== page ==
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The volume of a spherical balloon is decreasing at a rate of $20 cm^3/min$. How fast is the radius of the balloon decreasing when the volume is $1m^3$?

Basically I did this:

$$V=\frac 43\pi r^3$$

When the volume is $1m^3$, $r=\sqrt[3] {3000000 cm^3 \over 4\pi}$

Then I implicitly derived the volume equation and got:

$${dV \over dt} = 4\pi r^2 {dr\over dt}$$

Then I replaced

$$ 20 {cm^3 \over min} = 4\pi \sqrt[2/3] {3000000 cm^3 \over 4\pi} {dr \over dt}$$

And solving for ${dr \over dt}$ I finally got approximately $0.54 cm/min$

I'm not sure if it's right, or not. And I'm not sure if the final answer should have a minus sign since the radius -and the volume obviously- is decreasing.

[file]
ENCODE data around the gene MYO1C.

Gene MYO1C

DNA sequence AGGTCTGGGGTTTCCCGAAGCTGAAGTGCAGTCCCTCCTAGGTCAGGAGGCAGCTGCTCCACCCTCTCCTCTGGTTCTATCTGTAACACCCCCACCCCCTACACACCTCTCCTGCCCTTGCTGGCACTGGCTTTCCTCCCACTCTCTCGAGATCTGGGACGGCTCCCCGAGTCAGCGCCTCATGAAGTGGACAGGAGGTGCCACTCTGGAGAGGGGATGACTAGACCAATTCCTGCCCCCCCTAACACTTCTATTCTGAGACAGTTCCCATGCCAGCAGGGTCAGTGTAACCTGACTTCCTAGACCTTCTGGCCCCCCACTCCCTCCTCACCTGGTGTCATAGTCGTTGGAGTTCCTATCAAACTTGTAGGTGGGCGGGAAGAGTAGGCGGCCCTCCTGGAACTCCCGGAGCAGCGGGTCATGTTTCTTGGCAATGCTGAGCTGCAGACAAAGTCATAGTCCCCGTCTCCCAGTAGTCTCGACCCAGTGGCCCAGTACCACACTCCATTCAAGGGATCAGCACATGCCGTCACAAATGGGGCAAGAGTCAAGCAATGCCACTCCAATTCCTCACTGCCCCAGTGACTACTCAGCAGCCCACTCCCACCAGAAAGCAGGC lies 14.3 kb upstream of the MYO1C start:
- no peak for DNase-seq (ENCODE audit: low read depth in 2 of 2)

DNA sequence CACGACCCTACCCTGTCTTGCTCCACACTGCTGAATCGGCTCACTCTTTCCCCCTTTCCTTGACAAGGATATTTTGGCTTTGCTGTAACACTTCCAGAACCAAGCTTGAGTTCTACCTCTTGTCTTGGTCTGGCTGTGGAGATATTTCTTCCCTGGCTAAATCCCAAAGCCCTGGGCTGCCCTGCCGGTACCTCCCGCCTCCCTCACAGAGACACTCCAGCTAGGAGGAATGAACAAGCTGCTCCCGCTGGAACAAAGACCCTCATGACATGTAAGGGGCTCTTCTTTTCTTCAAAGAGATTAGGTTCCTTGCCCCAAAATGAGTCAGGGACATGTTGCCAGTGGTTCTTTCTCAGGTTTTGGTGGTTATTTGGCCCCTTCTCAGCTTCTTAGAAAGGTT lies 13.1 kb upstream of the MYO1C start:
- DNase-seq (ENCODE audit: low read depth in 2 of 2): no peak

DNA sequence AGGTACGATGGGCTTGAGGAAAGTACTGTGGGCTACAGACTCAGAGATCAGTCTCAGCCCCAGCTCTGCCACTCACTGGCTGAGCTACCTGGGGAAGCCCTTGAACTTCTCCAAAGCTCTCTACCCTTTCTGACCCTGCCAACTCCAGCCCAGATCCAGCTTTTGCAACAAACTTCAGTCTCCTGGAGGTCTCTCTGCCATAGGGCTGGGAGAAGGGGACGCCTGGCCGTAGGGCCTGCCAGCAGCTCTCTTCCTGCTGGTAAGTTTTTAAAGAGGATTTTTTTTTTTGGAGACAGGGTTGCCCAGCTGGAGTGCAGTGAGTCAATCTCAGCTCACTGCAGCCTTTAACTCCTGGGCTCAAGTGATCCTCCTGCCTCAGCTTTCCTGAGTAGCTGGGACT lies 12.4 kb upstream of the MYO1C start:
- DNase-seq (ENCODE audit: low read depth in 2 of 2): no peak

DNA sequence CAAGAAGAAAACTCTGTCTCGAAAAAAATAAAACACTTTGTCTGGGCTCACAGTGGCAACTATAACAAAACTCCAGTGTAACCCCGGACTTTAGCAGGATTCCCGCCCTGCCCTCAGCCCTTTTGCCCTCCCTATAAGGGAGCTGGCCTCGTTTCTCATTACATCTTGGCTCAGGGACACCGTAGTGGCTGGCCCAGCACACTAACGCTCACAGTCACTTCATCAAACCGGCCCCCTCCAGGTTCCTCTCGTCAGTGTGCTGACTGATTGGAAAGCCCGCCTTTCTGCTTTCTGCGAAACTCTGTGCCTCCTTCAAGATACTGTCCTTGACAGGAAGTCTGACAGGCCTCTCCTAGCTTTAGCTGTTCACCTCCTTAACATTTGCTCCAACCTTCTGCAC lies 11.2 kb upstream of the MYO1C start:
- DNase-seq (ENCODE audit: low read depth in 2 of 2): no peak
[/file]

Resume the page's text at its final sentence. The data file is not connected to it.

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your only problem I see is squaring $r$, as for the negative sign that depends on your preference you can have it positive and say it is decreasing at $x$ centimeters a minute. –  Deven Ware Nov 13 '12 at 17:34

1 Answer 1

up vote 1 down vote accepted

Your approach is fine, but when you insert $r$ it should be $\frac 23$ power or $\frac 32$ root. You should indicate the radius is decreasing, either with a minus sign or in the text.

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Ups! My bad, so then the answer should be $0.000413 cm/min$ approximately, and not 0.54 as I stated before. –  ChairOTP Nov 13 '12 at 17:39
    
But you multiplied by $\pi$ instead of dividing. Look –  ChairOTP Nov 13 '12 at 18:09
    
@ChairOTP: correct. I agree with your figure (though it seems to round to 0.000414) –  Ross Millikan Nov 13 '12 at 18:12

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